Learning About Aerodynamics with Science Expeditions

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This month with Little Passports’ Science Expeditions kit, we got to explore Aerodynamics.

When the kit arrived, we started guessing what would be inside the box. For sure, we thought there were going to be paper airplanes. Eagerly my science kid opened it up and we were surprised – no paper planes, but there WAS a paper rocket!

He got to work on the book, doing all the comics and activities that teach you more about the topic of the month first. Then he got to work on making the projects.

Aerodynamics - Hovercraft

We started with a hovercraft. Our family has tried this in the past with moderate success, but our approach was different and I had to scramble around looking for all the things we need. Again, I love that everything is right inside the kit so you just need to grab the basic tools (like scissors and tape) and you can get started. This one took a little bit of teamwork. Blowing up balloons can be tricky and keeping them inflated while attaching them to the hovercraft was really hard for my 9-year-old. But together we managed to successfully get it built and launched. The younger siblings loved this – squealing as it floated across the floor. It took us a few tries to both find a good surface and to perfect the art of getting it started. Since hovercrafts use the downward force of air to propel itself above the surface, it’s able to smoothly slide across the floor.  Our vehicle really liked to float to the same area of the room over and over again….. I’m guessing our floor isn’t level.

Aerodynamics - Ball Launcher

My scientist really wanted to work on the rest of the box himself, just to see if he could do it. Of course, the next project he picked was a ball launcher. In this project, you attach an elastic band into a small cardboard tube with a piece of dowel as a lock when you pull the elastic back. (Elastic Potential Energy, anyone?) Then you put a lightweight ping-pong ball inside, gently squeeze the bottom of the tube, and ….. POW! the dowel comes loose, the elastic snaps, and the ball goes flying across the room. My son was able to assemble this project without help, but did find the task of pulling the elastic back and “locking” the dowel in place a little frustrating. Probably because he was trying to push it down from the top instead of pulling it out the bottom. We actually tried a few different small balls that we had around the house – testing to see what results we had. We tried different launch techniques too, releasing the dowel manually instead of squeezing for example. It created a great opportunity to talk about making a hypothesis while experimenting.

Aerodynamics - From Science Expeditions by Little Passports

We saved the best for last (in my opinion): The Stomp Rocket. The boy did all the creating on his own – carefully following the instructions to design his own paper rocket. He needed some help taping on the nose cone and fins. Using the box (I love how the company has incorporated even its packaging into the experiments!) we created a launch pad and then we headed outside.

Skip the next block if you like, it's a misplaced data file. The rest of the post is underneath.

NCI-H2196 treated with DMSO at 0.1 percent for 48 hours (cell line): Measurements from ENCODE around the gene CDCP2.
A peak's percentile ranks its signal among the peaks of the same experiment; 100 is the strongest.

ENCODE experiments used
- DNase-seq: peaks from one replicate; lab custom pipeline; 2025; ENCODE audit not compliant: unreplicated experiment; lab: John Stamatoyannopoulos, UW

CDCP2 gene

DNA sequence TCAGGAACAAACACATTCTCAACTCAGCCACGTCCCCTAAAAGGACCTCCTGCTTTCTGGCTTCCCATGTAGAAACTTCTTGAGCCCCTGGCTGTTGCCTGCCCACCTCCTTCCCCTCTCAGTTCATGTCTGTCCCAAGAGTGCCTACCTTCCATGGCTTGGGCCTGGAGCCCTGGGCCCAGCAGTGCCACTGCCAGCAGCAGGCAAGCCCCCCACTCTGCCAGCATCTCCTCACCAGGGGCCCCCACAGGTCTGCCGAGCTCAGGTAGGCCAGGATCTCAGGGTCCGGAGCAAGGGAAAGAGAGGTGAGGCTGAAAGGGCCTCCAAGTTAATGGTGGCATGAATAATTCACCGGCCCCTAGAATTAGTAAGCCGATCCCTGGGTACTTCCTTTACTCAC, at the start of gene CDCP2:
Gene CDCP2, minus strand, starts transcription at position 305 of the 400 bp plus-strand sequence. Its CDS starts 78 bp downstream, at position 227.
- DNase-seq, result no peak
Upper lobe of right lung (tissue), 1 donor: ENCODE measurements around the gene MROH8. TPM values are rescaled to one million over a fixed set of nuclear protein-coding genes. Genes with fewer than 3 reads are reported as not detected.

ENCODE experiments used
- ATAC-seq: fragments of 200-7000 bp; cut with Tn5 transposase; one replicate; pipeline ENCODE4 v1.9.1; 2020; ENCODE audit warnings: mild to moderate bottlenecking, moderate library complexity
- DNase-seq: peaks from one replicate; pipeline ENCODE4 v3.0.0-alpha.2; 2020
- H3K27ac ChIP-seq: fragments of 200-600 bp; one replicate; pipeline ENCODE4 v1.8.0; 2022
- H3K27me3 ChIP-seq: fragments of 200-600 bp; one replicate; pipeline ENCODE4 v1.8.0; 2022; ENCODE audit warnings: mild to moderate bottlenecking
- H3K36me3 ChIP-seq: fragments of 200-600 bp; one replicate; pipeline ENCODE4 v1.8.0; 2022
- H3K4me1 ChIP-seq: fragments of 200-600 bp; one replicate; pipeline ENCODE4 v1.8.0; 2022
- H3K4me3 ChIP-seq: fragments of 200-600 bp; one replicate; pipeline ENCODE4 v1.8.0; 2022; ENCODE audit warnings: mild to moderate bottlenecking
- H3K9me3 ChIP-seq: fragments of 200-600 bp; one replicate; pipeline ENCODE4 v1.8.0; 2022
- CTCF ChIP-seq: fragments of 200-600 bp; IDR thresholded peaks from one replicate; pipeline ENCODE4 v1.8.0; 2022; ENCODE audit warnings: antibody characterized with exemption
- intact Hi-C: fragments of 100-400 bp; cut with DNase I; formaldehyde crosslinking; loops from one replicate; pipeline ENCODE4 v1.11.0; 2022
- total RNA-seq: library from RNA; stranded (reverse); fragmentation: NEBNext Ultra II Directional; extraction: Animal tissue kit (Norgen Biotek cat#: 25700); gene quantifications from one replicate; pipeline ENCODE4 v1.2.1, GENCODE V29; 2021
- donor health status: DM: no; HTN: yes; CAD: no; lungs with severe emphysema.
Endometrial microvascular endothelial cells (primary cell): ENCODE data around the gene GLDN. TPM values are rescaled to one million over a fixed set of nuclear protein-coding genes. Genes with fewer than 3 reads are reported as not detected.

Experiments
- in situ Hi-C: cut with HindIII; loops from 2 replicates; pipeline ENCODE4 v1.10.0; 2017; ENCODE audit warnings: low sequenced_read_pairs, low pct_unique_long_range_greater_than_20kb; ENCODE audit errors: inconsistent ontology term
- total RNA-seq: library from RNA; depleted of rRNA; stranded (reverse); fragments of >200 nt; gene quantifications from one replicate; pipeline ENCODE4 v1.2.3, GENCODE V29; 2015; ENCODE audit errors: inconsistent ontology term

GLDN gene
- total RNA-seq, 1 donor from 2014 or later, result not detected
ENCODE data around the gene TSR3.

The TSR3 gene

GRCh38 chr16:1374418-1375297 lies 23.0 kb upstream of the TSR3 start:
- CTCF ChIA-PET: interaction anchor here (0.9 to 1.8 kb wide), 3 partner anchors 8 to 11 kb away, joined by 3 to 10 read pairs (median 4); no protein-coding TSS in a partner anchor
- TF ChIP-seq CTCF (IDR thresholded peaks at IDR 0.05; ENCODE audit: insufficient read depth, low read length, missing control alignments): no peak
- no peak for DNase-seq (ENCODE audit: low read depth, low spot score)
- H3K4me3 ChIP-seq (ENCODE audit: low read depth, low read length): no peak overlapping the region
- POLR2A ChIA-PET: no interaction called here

I have to admit, this project was crazy fun. All the kids joined us out in our front yard as we tried to find a safe place to launch the rocket with losing it up in a tree or out on the road. We set it out on the driveway and got to launching. Each of the kids took a turn, some with more success than others, and eventually, they tried more than just a simple foot stomp. There were some crazy moments of super jumping onto the launcher to see if it would make a difference. I can’t say for sure that it did or not, but it was fun anyways.

Aerodynamics - Super Jumping the Stomp Rocket

Rockets are a great example of aerodynamics – using their pointy nose to push the air around the body and the fins to keep steady. When it is in the air, the rocket moves in sort of an arc shape, which is known as a parabola.

The kids loved the launcher so much, my son came running back from the community playground later that afternoon to grab it and use. When I looked down the street later, there were like 50 kids circled around the launcher and screeching excitedly every time it took off. They had a great time – at least until the rocket couldn’t handle it anymore and the paper tore. Thankfully, though, it’s not too hard to build another one!

Honestly, even after box #3, I’m eager to see what’s coming in the next kit. I’m loving the special time with my kids this is providing – and the fact that we’re learning things without even “school.” 😉 The instructions for the experiments are so cleanly laid out with lots of diagrams for visual learners that it really makes it simple to follow, but it also includes lots of great information about the science behind the projects that you are doing.

So far, we’ve done Forensic Science, Vision, and now Aerodynamics. I heard that next month we’ll be doing Solar Energy. Can’t wait to see what we’ll be doing.

Want your own Science Expeditions subscription? They are designed for kids ages 9+. The cost is $21.95 USD + $5.50 USD shipping to Canada if you pay by the month, or you can go for a year subscription which drops the price to $18.95 USD a month. It’s an annual cost of $227.40 USD+ $66 USD shipping to Canada if you do it that way.

You can find out more and buy a subscription at: https://thecanadianhomeschooler.com/sciencepassports

Lisa Marie Fletcher
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